Photograph by Dagli Orti/Art Archive
Photograph by Dagli Orti/Art Archive
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What made Caligula different?

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By Debra Adams Simmons, HISTORY Executive Editor

Everybody is talking about authoritarian leaders these days.

But no one was quite like Caligula.

Although he ruled only four years, the Roman emperor left a mark, Nat Geo’s History magazine reports. He taxed. He extorted. He confiscated. He humiliated. He spread fear and chaos, and nothing exceeded like his excess.

“Remember that I have the right to do anything to anybody,” the biographer Suetonius quoted him as saying.

What made Caligula stand out was his outrageousness. He openly squired the wives of Roman senators. He gave his favorite horse a marble stall, an ivory manger, a jeweled collar, and even a house. (Fact check: There is no evidence that Caligula appointed the horse a Roman consul.)

Consequently, enemies abounded. Plots thickened. When the all-powerful emperor met a swift end, did an emboldened Rome return to a more representative republic? Alas, the army moved in, and picked another emperor.

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Today in a minute

Goodbye Columbus: The Chicago Public Schools represent the latest U.S. school district to bid arrivederci to the Italian explorer, changing the name of its Monday holiday in October to Indigenous Peoples Day, the Chicago Tribune reported. The city still promotes a Columbus Day Parade.

Taxation without representation: Sure, blame the drunken mob. That’s one reason why Washington, D.C., hasn’t become a U.S. state. In June 1783, an enthusiastic mob of former soldiers demanding back pay chased Congress out of Philadelphia, prompting the founders to dream up the idea of a federal city. Their plan gave no role for that city’s residents in governing a state; nor, until an amendment in 1963, the right to vote for president. D.C. residents still cannot choose a voting member of Congress, Erin Blakemore recounts for Nat Geo.

Secret weapon: Why did the Montgomery bus boycotts work? The key early event in the U.S. civil rights movement, sparked by Rosa Parks’ refusal to take a seat in the back of the bus, coincided with the rise of the automobile, Smithsonian reports. People used a carefully orchestrated carpool system to help smash the Alabama city’s segregated bus system, says author Gretchen Sorin. Her book is prompting a PBS documentary this fall.

Hatshepsut who? Get a quick fill on Egypt's female pharoah and a cadre of women leaders to hold your own during Women's History Month. BTW, Hatshepsut ruled ably for decades, but was usually represented as a man in art of the time. It would be another 1,400 years before another woman, Cleopatra, ascended to the throne.

Instagram photo of the day

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Rediscovered in 1812: Petra, the “Rose City,” is a honeycomb of hand-hewn caves, temples, and tombs carved from blushing pink sandstone in the high desert of Jordan some 2,000 years ago. Hidden by time and shifting sand, Petra tells of a lost civilization. Archaeologists have explored less than half of the sprawling site, and in 2016, with the help of satellite imagery, a monumental structure was found still buried in the sand. It’s no wonder that Petra remains Jordan’s top tourist attraction and one of the most revered of the World Heritage sites.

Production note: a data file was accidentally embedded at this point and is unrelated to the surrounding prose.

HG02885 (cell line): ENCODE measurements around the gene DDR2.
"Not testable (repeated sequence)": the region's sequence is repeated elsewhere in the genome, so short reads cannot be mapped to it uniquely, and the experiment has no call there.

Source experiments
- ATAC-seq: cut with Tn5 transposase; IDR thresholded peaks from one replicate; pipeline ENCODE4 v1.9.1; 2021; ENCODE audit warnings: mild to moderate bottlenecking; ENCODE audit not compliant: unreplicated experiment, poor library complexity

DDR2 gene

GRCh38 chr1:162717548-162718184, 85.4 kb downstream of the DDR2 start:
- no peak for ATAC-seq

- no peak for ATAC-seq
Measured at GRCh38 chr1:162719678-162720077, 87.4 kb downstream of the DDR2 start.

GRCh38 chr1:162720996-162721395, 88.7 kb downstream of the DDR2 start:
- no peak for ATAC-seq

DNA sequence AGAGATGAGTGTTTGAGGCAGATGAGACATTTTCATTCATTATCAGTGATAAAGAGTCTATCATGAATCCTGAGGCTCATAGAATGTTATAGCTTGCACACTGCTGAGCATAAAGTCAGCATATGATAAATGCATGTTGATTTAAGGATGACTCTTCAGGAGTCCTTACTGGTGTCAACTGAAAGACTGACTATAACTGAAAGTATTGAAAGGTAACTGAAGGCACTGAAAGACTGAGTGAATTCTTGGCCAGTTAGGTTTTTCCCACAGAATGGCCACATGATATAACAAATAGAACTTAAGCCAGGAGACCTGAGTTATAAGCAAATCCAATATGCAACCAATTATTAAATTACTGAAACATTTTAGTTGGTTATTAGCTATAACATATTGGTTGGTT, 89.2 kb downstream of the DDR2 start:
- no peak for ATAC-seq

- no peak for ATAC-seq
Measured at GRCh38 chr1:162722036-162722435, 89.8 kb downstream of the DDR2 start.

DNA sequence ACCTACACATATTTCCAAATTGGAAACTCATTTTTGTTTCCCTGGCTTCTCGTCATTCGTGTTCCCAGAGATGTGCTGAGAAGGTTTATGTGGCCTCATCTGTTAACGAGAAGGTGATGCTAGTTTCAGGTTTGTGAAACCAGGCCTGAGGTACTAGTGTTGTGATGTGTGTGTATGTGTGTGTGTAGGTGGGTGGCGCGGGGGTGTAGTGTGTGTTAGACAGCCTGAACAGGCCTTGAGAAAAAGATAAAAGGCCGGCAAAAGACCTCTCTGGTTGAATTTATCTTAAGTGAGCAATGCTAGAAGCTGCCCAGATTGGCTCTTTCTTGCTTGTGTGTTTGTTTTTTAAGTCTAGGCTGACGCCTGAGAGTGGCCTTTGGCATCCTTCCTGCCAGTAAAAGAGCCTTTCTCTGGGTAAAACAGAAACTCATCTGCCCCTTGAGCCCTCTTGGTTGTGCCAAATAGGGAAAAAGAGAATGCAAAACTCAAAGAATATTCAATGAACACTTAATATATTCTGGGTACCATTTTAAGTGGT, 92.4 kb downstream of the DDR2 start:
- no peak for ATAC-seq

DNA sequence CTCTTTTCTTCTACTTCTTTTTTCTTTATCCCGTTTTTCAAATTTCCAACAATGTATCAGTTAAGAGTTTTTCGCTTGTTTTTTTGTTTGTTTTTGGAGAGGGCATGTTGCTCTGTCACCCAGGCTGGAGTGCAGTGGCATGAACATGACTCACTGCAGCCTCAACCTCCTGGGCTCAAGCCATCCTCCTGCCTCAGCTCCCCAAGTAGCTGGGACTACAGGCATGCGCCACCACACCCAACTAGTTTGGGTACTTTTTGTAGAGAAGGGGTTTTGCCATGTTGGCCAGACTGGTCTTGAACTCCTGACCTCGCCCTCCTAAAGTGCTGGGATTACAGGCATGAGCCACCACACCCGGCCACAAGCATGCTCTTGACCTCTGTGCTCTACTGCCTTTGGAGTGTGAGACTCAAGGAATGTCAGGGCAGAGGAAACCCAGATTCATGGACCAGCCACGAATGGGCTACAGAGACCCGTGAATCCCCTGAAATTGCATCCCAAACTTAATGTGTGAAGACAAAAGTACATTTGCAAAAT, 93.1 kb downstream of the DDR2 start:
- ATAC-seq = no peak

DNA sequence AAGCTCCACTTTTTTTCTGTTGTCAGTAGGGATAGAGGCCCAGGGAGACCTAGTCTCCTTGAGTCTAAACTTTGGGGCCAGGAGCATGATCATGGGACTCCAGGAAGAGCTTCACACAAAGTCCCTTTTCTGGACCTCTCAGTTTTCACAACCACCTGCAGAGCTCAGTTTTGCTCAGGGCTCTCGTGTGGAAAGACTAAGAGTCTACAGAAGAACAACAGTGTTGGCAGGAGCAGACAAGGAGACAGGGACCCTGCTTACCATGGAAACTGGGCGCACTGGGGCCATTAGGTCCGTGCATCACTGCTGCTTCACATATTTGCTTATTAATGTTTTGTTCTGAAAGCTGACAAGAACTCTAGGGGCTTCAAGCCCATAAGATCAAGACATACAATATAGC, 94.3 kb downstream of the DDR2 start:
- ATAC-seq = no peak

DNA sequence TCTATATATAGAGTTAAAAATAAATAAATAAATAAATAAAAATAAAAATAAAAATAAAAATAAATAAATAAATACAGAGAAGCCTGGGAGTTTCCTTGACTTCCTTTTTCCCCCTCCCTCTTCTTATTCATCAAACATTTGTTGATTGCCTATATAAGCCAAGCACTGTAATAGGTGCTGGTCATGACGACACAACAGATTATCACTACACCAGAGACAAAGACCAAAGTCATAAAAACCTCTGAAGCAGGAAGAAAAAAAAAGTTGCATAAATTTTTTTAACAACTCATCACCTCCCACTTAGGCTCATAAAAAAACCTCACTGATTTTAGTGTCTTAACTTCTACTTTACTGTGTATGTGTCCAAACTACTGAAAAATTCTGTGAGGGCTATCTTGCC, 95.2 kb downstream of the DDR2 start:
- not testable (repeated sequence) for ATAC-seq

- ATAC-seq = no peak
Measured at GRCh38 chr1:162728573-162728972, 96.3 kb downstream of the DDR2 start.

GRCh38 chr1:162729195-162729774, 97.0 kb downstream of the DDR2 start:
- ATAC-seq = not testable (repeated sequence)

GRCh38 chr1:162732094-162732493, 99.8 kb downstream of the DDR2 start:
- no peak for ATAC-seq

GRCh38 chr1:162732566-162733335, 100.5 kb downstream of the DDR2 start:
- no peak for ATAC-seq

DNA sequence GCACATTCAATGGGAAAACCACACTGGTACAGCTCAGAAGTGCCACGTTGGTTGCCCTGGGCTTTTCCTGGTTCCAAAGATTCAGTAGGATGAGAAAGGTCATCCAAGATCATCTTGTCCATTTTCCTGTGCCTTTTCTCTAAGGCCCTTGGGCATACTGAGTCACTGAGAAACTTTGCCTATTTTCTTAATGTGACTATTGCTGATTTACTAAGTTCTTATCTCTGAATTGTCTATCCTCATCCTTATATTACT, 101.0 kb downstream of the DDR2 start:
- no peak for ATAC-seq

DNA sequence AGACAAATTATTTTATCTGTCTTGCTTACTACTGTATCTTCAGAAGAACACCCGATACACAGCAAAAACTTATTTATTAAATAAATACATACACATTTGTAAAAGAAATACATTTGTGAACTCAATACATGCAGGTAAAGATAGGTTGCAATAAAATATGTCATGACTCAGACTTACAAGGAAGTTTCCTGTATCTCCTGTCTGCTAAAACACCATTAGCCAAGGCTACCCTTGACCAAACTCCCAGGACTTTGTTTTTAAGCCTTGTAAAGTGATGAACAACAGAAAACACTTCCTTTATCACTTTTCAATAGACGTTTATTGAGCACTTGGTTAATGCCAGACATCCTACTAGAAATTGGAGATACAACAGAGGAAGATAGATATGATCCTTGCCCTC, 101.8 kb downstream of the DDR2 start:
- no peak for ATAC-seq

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The big takeaway

Haunted: "As a child you don't understand how poverty can make a person mean. .... My mother didn't hate me, even if I felt like she did at the time. She was frustrated with the world and her inability to give me a secure place in it." Wisdom from Meng Jin in her stunning debut novel, Little Gods. In China, the restoration of the standardized test known as the gaokao in 1977 led to the uprooting of smart kids from poverty-laden villages to prestigious urban schools—and was seen as a ticket to success. But some of those kids could not fully leave the trauma of their past, and many worked to mask their rough-hewn origins and imperfect Mandarin among cosmopolitan colleagues. Like works such as Jordan Peele’s movie Us or Lynn Nottage’s Pulitzer-winning drama Sweat, set half a world away, Jin’s novel portrays how hard it can be not to be haunted by a family’s economic hardship.

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Come back tomorrow for George Stone on travel. If you’re not a subscriber, sign up here to also get Victoria Jaggard on science, Rachael Bale on animal news, and Whitney Johnson on photography.

The last glimpse

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Homeland: Descendants of the recently discovered Clotilda, the ship that carried enslaved people to the United States in 1860, know their ancestors came from Benin and Nigeria. Photographer Elias Williams, who took images of the descendants in the Alabama community of Africatown, spoke for many African Americans when he said he envied that aspect of their lives. “I don’t know my history the way the descendants of the Clotilda do,” Williams told a crowd at Nat Geo HQ on Thursday night. (Above, an illustration of a cross-section of the Clotilda, with the gender-separated holds for enslaved people below.)

Subscriber exclusive: America’s last slave ship stole them from home. It couldn’t steal their identities.

This newsletter has been curated and edited by David Beard, with photo selections by Eslah Attar. Have an idea or a link? I'd love to hear from you at david.beard@natgeo.com . Thanks for reading, and happy trails.